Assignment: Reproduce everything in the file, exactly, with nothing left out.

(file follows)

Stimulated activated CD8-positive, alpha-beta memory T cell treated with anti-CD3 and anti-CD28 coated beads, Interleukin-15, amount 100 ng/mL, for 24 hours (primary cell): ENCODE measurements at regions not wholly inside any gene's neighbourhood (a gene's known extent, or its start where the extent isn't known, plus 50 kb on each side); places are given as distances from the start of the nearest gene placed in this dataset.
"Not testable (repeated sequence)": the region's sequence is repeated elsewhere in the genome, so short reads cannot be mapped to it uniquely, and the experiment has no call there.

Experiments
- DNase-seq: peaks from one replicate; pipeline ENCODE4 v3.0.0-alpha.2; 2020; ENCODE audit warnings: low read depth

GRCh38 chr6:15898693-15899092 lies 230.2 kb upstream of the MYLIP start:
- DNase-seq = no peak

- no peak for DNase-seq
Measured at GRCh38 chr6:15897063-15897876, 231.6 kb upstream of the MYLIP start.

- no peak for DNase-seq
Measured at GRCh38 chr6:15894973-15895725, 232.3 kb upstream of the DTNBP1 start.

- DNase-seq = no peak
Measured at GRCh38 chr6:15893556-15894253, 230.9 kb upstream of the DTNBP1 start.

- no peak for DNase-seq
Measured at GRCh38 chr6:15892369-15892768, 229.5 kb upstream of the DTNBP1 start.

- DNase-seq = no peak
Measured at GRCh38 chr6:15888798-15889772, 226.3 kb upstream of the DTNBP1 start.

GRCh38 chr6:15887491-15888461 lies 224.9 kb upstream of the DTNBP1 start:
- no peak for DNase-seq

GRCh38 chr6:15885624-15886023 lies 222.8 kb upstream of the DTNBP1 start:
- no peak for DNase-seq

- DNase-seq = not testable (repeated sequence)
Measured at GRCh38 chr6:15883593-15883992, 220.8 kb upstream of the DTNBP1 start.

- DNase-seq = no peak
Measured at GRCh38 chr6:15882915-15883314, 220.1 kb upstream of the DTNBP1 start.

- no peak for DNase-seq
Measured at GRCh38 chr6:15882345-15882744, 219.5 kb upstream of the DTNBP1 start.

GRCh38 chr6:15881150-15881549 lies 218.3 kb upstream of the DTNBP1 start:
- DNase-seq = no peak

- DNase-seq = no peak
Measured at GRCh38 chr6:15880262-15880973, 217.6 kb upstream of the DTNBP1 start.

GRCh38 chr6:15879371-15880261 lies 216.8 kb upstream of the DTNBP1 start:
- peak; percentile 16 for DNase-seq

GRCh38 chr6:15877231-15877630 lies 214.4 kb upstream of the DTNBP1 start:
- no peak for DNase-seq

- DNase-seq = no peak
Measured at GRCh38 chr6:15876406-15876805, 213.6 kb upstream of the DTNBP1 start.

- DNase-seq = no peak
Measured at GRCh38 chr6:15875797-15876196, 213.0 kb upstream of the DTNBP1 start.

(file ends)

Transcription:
Stimulated activated CD8-positive, alpha-beta memory T cell treated with anti-CD3 and anti-CD28 coated beads, Interleukin-15, amount 100 ng/mL, for 24 hours (primary cell): ENCODE measurements at regions not wholly inside any gene's neighbourhood (a gene's known extent, or its start where the extent isn't known, plus 50 kb on each side); places are given as distances from the start of the nearest gene placed in this dataset.
"Not testable (repeated sequence)": the region's sequence is repeated elsewhere in the genome, so short reads cannot be mapped to it uniquely, and the experiment has no call there.

Experiments
- DNase-seq: peaks from one replicate; pipeline ENCODE4 v3.0.0-alpha.2; 2020; ENCODE audit warnings: low read depth

GRCh38 chr6:15898693-15899092 lies 230.2 kb upstream of the MYLIP start:
- DNase-seq = no peak

- no peak for DNase-seq
Measured at GRCh38 chr6:15897063-15897876, 231.6 kb upstream of the MYLIP start.

- no peak for DNase-seq
Measured at GRCh38 chr6:15894973-15895725, 232.3 kb upstream of the DTNBP1 start.

- DNase-seq = no peak
Measured at GRCh38 chr6:15893556-15894253, 230.9 kb upstream of the DTNBP1 start.

- no peak for DNase-seq
Measured at GRCh38 chr6:15892369-15892768, 229.5 kb upstream of the DTNBP1 start.

- DNase-seq = no peak
Measured at GRCh38 chr6:15888798-15889772, 226.3 kb upstream of the DTNBP1 start.

GRCh38 chr6:15887491-15888461 lies 224.9 kb upstream of the DTNBP1 start:
- no peak for DNase-seq

GRCh38 chr6:15885624-15886023 lies 222.8 kb upstream of the DTNBP1 start:
- no peak for DNase-seq

- DNase-seq = not testable (repeated sequence)
Measured at GRCh38 chr6:15883593-15883992, 220.8 kb upstream of the DTNBP1 start.

- DNase-seq = no peak
Measured at GRCh38 chr6:15882915-15883314, 220.1 kb upstream of the DTNBP1 start.

- no peak for DNase-seq
Measured at GRCh38 chr6:15882345-15882744, 219.5 kb upstream of the DTNBP1 start.

GRCh38 chr6:15881150-15881549 lies 218.3 kb upstream of the DTNBP1 start:
- DNase-seq = no peak

- DNase-seq = no peak
Measured at GRCh38 chr6:15880262-15880973, 217.6 kb upstream of the DTNBP1 start.

GRCh38 chr6:15879371-15880261 lies 216.8 kb upstream of the DTNBP1 start:
- peak; percentile 16 for DNase-seq

GRCh38 chr6:15877231-15877630 lies 214.4 kb upstream of the DTNBP1 start:
- no peak for DNase-seq

- DNase-seq = no peak
Measured at GRCh38 chr6:15876406-15876805, 213.6 kb upstream of the DTNBP1 start.

- DNase-seq = no peak
Measured at GRCh38 chr6:15875797-15876196, 213.0 kb upstream of the DTNBP1 start.